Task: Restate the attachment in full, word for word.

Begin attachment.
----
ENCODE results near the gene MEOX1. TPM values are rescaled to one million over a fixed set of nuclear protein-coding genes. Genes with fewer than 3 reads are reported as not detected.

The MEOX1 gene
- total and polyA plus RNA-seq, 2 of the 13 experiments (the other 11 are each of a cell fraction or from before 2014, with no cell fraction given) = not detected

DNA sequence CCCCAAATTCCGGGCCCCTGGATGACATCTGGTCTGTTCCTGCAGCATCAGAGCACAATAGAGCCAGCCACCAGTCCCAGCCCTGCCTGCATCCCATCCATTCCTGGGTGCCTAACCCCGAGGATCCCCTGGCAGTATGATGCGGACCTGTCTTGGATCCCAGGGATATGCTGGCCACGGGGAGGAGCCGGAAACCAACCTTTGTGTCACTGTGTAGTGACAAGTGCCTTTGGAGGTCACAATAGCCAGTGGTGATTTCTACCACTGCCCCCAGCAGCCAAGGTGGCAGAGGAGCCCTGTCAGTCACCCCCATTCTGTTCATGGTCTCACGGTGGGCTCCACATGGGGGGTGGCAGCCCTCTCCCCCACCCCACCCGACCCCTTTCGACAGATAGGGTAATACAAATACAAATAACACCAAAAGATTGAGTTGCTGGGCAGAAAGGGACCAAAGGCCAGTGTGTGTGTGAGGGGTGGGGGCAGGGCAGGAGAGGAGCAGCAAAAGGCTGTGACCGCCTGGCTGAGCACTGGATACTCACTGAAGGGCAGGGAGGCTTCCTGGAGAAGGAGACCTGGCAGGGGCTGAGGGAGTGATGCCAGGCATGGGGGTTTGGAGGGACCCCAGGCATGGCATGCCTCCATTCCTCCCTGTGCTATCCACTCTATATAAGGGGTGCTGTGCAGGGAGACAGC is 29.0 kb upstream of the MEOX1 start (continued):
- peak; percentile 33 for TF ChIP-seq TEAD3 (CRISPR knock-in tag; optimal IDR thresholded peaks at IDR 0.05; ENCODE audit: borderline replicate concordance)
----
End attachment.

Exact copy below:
ENCODE results near the gene MEOX1. TPM values are rescaled to one million over a fixed set of nuclear protein-coding genes. Genes with fewer than 3 reads are reported as not detected.

The MEOX1 gene
- total and polyA plus RNA-seq, 2 of the 13 experiments (the other 11 are each of a cell fraction or from before 2014, with no cell fraction given) = not detected

DNA sequence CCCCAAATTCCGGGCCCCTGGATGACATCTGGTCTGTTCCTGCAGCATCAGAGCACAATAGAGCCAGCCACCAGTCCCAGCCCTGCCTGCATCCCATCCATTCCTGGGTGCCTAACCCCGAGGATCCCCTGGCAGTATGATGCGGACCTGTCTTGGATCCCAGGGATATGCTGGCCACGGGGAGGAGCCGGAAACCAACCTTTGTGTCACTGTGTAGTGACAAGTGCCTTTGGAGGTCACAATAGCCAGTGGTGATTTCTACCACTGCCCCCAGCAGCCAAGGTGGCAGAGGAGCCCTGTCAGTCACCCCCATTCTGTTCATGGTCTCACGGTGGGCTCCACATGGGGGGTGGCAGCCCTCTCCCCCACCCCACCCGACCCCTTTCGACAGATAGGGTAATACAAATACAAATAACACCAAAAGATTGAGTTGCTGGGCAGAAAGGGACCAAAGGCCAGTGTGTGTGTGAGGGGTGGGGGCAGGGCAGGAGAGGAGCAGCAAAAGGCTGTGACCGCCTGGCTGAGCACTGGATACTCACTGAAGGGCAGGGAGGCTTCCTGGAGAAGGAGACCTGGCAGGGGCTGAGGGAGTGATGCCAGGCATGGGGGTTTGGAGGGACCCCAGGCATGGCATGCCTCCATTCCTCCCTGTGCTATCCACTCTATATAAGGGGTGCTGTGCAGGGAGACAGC is 29.0 kb upstream of the MEOX1 start (continued):
- peak; percentile 33 for TF ChIP-seq TEAD3 (CRISPR knock-in tag; optimal IDR thresholded peaks at IDR 0.05; ENCODE audit: borderline replicate concordance)